As stated in People ex rel. Dept. Public Works v. Lagiss, supra, 223 Cal.App.2d 23, at page 43, "As we interpret this section [Sts. Hy. Code, § 104.3], it permits the Department to condemn more land than is necessary for a public use within the limitations therein specified, and upon completion of the highway or public improvement, authorized the Department to convey the excess land not necessary for such highway or improvement with reservations concerning the use of such land, so conveyed, so as to protect the highway or improvement, and to preserve its view, appearance, light, air and usefulness." (Italics added.)
As we interpret appellant's argument, appellant would have the excess land limited to 150 feet or, at the most, 200 feet, but it fails to note that if the land was taken pursuant to section 14 1/2 it would have to be limited to memorial grounds, streets, etc.
 It is our opinion that the taking of property for exchange purposes is authorized by the legislative act in section 104.2 of Streets and Highways Code, and that the taking is authorized by the inherent power of the State of California to take real estate by eminent domain through its basic source of power found in article I, section 14, of the California Constitution.  People v. Chevalier, 52 Cal.2d 299, 304 [ 340 P.2d 598], aptly states the proposition, as follows: "Because eminent domain is an inherent attribute of sovereignty, constitutional provisions merely place limitations upon its exercise. [Citations.]  The only limitations placed upon the exercise of the right of eminent domain by the California Constitution (art. I, § 14) and the United States Constitution (Fourteenth Amendment) are that the taking be for a `public use' and that `just compensation' be paid for such taking. Each of these limitations creates a justiciable issue in eminent domain proceedings. But `all other questions involved in the taking of private property are of a legislative nature.' ( University of So. California v. Robbins, 1 Cal.App.2d 523, 525 [ 37 P.2d 163].)"
The constitutional questions that thus can be presented are that the eminent domain proceeding must be one for "public use" and "just compensation," which have not been raised in this matter.
Should appellant's position prevail, the Department of Public Works would not be able to condemn any other property for any public purpose whatsoever unless it was within, at the most, 200 feet of the highway.
 As to the question as to whether or not the Legislature can designate one entity such as the Department of Public Works to condemn for the public use of another entity such as the school district, this is well within the exclusive province of the Legislature. Who shall exercise power of eminent domain and for what public uses are legislative matters. "The Legislature may provide the uses for which property may be taken, the kinds of property that may be taken, the persons or entities who may exercise the power to take and the procedures for taking it [citations]; . . . ." ( Eden Memorial Park Assn. v. Superior Court, 189 Cal.App.2d 421, 425 [ 11 Cal.Rptr. 189].) Such is further set forth in Wulzen v. Board of Supervisors, 101 Cal. 15, at page 21 [35 P. 353, 40 Am.St.Rep. 17], quoting from People v. Smith, 21 N.Y. 505, as follows: "`The power resides in the legislature. It may be exercised by means of a statute, which shall at once designate the property to be appropriated and the purpose of the appropriation, or it may be delegated to public officers, or, as it has been repeatedly held, to private corporations established to carry on enterprises in which the public is interested. There is no restraint upon the power, except that requiring compensation to be made.'"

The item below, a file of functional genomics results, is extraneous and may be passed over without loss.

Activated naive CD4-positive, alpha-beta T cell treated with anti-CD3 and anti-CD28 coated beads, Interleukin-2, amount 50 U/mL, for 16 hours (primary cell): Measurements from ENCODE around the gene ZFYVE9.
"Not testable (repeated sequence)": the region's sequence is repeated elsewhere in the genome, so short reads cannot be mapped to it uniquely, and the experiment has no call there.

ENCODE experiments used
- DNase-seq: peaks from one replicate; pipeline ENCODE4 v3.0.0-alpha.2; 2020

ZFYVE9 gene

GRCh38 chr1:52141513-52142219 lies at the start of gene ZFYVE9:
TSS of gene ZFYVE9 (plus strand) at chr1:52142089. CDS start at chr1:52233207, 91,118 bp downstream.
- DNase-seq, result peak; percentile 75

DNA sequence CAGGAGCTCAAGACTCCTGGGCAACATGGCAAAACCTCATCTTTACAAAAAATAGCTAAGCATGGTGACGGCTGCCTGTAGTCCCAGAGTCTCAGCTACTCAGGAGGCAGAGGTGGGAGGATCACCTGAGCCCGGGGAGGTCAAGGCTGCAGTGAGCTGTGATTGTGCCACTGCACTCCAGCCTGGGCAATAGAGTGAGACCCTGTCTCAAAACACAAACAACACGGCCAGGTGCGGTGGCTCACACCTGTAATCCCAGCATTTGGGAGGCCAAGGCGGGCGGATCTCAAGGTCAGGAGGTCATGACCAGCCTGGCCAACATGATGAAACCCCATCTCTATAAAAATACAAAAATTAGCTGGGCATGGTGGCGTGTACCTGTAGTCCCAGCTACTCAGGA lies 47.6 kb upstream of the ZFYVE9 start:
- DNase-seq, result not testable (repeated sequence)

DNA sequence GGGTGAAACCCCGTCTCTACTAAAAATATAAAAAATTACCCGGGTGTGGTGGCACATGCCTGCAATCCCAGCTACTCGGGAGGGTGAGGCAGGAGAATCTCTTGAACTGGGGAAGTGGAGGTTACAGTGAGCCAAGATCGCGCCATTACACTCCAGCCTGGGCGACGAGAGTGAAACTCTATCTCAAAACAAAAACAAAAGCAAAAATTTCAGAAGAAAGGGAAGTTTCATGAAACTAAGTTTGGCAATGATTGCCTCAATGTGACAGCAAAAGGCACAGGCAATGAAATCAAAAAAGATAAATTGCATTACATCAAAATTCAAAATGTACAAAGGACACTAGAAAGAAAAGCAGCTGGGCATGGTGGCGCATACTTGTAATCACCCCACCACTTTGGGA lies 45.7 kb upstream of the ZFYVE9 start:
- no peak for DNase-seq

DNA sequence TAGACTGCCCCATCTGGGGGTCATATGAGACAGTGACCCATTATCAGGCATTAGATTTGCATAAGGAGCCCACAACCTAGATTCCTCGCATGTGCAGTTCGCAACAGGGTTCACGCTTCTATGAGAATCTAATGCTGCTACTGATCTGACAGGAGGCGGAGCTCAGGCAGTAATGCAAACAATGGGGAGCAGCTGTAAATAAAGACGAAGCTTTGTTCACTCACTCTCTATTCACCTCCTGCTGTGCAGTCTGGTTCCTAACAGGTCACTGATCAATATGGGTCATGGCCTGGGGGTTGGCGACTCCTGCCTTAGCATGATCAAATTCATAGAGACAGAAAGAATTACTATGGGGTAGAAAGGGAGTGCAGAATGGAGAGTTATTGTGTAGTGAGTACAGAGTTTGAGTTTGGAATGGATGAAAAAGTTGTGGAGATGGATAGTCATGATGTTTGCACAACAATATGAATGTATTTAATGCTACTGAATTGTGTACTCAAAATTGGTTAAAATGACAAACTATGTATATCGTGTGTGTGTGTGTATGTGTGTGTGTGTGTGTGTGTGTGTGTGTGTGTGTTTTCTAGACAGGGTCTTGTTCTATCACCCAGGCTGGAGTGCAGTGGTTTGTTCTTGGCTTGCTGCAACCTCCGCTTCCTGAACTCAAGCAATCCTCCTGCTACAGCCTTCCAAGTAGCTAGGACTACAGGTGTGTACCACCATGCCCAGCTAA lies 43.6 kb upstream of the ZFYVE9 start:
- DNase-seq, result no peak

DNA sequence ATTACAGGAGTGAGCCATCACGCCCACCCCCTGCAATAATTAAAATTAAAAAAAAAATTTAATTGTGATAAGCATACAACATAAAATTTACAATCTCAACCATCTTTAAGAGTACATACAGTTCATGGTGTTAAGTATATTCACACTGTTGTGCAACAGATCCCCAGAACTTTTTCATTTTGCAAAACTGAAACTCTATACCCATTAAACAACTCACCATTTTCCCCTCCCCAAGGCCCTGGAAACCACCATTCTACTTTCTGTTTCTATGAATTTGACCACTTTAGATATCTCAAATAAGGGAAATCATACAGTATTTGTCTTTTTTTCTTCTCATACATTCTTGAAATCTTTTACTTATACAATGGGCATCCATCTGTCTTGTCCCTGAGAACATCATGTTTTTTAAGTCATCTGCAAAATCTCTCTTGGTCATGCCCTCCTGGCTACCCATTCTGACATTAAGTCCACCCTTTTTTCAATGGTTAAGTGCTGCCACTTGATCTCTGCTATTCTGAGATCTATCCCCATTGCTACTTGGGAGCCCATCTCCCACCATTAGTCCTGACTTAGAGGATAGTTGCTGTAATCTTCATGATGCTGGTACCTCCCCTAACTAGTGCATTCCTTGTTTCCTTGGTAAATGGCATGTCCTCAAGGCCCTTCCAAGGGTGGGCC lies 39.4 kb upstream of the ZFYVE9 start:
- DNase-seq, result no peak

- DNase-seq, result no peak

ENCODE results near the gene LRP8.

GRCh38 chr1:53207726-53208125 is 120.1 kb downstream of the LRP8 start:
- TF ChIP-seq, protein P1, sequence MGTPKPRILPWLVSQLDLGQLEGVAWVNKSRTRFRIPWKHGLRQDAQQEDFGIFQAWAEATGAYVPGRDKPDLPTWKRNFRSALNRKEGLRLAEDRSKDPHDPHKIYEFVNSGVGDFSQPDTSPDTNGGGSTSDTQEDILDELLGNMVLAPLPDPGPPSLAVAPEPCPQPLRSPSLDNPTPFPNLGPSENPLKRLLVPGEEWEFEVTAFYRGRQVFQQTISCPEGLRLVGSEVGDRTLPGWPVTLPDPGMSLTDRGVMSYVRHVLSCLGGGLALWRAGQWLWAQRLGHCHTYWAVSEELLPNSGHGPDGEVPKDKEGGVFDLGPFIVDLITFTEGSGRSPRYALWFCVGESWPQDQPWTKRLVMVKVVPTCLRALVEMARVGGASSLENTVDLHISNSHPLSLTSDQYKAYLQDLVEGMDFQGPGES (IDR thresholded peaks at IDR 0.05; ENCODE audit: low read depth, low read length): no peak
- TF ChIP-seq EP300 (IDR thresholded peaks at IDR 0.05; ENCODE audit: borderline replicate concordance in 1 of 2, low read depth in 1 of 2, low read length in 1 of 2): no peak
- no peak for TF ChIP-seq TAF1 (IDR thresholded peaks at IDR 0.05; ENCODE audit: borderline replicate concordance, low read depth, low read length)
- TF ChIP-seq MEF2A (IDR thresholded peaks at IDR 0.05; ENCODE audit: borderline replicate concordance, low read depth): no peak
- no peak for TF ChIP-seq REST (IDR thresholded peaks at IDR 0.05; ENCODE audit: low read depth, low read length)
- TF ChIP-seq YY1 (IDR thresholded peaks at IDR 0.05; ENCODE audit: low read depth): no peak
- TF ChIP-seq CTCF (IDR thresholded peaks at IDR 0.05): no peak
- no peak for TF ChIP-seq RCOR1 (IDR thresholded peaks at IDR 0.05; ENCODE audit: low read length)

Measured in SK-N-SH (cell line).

Resolution No. 5486 of the State Highway Commission is conclusive as to the necessity of acquiring all of Parcel 8D for exchange. Section 103 of the Streets and Highways Code provides that the resolution of the commission shall be conclusive evidence:
"(a) Of the public necessity of such proposed public improvement.
"(b) That such real property or interest therein is necessary therefor.
"(c) That such proposed public improvement is planned or located in a manner which will be most compatible with the greatest public good and the least private injury."
Therefore, as set forth in People ex rel. Dept. Public Works v. Lagiss, supra, 223 Cal.App.2d 23, the public necessity, whether conclusive or prima facie, is supported by the resolution of the California State Highway Commission.
Concluding, we hold that the people of the State of California were acting through the Department of Public Works and may so condemn for school purposes property which is more than 200 feet from the right of way boundary; that the restrictions in section 14 1/2 do not apply to the public use involved here; and that the Legislature can authorize the condemnation of such land for a school district for exchange purposes.
 By way of a list of questions appearing in a footnote in appellant's opening brief, numerous charges of errors are suggested. No arguments are made and no authority is cited. As this court said in Thompson v. Keckler, 228 Cal.App.2d 199, 213 [ 39 Cal.Rptr. 267], "When a point is merely suggested by appellant's counsel, with no supporting argument or authority, it will be deemed to be without foundation and requires no discussion. [Citation.]"
The judgment is affirmed.
Conley, P.J., and Stone, J., concurred.
A petition for a rehearing was denied February 3, 1965, and appellant's petition for a hearing by the Supreme Court was denied March 3, 1965.